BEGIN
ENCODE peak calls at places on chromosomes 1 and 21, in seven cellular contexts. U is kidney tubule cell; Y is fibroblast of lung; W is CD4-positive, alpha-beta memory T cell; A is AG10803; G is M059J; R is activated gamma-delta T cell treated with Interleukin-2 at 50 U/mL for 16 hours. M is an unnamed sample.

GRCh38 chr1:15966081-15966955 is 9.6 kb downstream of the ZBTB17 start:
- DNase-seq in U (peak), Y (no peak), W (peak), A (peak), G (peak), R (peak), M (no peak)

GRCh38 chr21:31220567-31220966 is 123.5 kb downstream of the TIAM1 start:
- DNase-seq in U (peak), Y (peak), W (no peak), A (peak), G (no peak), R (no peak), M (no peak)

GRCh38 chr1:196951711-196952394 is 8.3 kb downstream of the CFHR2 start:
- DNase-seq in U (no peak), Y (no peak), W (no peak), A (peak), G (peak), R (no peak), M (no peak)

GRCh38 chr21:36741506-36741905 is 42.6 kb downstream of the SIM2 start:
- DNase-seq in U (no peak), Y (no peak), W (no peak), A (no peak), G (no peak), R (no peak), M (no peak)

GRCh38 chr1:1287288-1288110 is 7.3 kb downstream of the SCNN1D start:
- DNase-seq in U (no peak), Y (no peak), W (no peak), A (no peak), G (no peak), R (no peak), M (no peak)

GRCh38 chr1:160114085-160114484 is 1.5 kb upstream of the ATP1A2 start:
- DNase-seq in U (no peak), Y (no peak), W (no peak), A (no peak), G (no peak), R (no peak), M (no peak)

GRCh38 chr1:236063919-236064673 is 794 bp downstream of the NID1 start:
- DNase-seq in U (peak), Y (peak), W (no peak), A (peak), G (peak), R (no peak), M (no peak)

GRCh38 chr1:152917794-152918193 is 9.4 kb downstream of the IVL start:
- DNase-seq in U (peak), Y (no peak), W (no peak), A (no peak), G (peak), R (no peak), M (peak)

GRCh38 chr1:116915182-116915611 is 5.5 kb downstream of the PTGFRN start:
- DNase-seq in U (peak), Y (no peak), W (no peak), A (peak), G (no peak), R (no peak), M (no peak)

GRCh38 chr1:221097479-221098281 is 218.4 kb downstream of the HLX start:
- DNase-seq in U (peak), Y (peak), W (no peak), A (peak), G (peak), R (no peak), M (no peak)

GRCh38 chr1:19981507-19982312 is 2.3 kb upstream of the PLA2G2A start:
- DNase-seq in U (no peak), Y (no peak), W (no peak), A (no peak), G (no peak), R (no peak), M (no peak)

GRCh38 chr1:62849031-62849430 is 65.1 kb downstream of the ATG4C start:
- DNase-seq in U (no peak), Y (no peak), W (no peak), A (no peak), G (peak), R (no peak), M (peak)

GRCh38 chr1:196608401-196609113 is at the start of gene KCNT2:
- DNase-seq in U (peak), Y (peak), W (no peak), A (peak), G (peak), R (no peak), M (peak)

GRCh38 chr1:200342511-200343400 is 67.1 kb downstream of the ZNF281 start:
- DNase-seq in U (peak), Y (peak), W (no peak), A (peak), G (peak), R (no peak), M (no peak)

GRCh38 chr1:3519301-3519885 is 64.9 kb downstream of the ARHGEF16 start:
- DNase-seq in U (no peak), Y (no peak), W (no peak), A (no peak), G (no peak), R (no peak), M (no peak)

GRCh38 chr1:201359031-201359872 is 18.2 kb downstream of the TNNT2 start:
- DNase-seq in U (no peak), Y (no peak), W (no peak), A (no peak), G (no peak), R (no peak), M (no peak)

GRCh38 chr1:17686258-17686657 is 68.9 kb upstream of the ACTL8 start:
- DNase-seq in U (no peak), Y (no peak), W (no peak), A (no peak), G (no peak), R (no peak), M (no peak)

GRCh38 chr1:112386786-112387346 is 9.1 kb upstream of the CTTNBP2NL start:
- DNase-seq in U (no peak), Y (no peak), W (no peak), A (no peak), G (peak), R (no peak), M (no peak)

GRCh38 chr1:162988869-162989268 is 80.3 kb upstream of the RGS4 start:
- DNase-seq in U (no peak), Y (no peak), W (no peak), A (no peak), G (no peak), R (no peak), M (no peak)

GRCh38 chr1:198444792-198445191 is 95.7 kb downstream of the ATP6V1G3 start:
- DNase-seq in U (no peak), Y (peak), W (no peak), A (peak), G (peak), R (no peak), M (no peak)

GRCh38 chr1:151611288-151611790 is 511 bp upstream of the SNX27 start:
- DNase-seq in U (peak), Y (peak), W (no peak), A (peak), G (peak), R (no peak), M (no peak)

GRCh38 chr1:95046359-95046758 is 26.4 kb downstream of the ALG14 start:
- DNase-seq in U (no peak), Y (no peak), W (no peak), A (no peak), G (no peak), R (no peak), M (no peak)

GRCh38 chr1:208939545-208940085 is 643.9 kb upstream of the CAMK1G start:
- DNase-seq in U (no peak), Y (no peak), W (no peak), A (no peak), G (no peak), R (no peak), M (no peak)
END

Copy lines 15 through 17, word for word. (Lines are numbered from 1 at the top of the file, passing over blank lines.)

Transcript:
- DNase-seq in U (peak), Y (peak), W (no peak), A (peak), G (peak), R (no peak), M (no peak)

GRCh38 chr1:152917794-152918193 is 9.4 kb downstream of the IVL start:
- DNase-seq in U (peak), Y (no peak), W (no peak), A (no peak), G (peak), R (no peak), M (peak)